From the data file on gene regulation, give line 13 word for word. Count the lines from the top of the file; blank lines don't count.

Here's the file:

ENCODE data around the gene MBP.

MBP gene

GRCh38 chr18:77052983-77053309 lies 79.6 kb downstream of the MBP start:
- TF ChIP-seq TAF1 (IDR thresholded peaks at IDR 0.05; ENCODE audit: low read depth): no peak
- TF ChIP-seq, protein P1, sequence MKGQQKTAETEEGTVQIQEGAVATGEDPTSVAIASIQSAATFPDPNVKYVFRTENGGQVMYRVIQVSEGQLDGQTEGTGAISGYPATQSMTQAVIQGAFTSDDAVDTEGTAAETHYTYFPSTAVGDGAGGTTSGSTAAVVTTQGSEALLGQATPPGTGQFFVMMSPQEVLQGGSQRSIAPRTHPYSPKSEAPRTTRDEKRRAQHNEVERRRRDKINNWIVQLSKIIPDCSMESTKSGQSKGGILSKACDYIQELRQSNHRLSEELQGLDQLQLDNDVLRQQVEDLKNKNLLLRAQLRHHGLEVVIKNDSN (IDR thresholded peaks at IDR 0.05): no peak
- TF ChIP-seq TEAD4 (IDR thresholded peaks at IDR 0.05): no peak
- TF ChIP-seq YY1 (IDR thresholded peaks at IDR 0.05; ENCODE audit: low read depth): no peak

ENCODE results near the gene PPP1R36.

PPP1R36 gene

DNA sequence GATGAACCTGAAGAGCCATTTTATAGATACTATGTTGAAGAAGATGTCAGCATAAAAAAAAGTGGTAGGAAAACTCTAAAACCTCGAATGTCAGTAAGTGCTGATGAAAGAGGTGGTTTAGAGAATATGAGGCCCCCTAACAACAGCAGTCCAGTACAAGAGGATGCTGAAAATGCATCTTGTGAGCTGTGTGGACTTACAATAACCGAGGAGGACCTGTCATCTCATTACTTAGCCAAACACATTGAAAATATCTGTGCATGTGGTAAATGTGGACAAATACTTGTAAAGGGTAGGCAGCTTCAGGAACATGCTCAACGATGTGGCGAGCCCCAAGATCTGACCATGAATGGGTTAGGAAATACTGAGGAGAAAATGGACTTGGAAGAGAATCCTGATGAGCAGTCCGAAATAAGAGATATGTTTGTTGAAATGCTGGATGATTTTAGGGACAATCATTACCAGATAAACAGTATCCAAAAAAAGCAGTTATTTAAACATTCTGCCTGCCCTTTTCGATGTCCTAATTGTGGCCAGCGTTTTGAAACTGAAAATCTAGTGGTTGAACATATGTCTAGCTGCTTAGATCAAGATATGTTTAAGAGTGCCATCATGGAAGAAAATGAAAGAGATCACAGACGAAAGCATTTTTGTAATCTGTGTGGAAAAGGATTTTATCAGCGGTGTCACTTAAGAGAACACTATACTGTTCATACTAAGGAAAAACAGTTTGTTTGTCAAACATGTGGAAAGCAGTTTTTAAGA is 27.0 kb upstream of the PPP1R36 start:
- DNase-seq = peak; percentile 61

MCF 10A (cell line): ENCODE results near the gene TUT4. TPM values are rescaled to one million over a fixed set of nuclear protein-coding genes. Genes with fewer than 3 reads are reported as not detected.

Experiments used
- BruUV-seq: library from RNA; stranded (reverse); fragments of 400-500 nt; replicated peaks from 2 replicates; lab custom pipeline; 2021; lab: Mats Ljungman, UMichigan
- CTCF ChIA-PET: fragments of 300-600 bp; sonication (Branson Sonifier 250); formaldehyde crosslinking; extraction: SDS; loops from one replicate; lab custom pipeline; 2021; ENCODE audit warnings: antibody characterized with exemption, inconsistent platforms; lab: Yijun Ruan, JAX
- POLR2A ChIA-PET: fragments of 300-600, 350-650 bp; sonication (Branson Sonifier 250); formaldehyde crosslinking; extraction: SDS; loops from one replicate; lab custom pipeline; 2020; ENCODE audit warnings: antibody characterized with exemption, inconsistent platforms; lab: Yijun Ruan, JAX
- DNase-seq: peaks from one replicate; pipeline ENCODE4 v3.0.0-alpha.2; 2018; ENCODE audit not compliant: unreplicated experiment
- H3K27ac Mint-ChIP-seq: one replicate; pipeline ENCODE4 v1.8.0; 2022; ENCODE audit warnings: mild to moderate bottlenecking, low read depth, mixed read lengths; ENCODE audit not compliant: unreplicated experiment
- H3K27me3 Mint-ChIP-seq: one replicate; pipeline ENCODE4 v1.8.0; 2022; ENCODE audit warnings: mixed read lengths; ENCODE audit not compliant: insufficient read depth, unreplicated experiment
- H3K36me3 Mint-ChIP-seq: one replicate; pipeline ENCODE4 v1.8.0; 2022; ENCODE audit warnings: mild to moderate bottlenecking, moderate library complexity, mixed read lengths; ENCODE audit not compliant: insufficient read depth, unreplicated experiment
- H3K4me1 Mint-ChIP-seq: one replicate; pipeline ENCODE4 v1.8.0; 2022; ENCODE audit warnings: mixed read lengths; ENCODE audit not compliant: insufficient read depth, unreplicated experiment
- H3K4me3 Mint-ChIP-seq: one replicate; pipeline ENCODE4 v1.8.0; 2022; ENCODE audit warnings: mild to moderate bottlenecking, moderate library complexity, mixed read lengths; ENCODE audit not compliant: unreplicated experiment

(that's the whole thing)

Experiments used